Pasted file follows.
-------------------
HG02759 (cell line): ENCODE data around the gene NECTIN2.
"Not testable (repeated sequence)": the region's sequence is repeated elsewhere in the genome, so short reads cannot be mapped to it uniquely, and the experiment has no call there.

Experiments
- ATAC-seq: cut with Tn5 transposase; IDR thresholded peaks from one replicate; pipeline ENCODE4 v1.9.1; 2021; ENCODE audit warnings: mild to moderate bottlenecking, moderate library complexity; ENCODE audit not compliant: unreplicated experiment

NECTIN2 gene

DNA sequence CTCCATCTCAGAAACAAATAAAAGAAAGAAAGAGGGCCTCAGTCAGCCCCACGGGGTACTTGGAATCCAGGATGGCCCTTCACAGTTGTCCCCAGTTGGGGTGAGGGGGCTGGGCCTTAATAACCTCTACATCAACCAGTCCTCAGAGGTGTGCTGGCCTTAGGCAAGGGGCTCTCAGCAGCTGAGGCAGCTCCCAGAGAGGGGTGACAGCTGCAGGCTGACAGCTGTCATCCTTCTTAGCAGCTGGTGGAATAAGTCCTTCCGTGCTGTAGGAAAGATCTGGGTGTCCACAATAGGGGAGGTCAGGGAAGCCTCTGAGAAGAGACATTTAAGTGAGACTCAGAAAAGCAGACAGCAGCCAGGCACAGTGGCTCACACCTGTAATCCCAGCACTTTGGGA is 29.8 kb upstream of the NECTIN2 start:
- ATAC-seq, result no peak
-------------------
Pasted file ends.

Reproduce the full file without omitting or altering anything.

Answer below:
HG02759 (cell line): ENCODE data around the gene NECTIN2.
"Not testable (repeated sequence)": the region's sequence is repeated elsewhere in the genome, so short reads cannot be mapped to it uniquely, and the experiment has no call there.

Experiments
- ATAC-seq: cut with Tn5 transposase; IDR thresholded peaks from one replicate; pipeline ENCODE4 v1.9.1; 2021; ENCODE audit warnings: mild to moderate bottlenecking, moderate library complexity; ENCODE audit not compliant: unreplicated experiment

NECTIN2 gene

DNA sequence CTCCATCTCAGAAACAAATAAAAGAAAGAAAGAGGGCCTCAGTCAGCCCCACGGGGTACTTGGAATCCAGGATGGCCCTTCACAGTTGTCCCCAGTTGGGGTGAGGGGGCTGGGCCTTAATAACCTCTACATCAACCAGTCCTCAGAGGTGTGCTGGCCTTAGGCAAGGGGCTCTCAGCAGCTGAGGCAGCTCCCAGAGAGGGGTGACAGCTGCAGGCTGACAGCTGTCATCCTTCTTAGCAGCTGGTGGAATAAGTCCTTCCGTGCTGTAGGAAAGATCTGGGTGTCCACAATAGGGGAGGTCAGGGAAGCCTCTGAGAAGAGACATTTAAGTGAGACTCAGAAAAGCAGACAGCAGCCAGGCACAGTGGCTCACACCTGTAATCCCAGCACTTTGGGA is 29.8 kb upstream of the NECTIN2 start:
- ATAC-seq, result no peak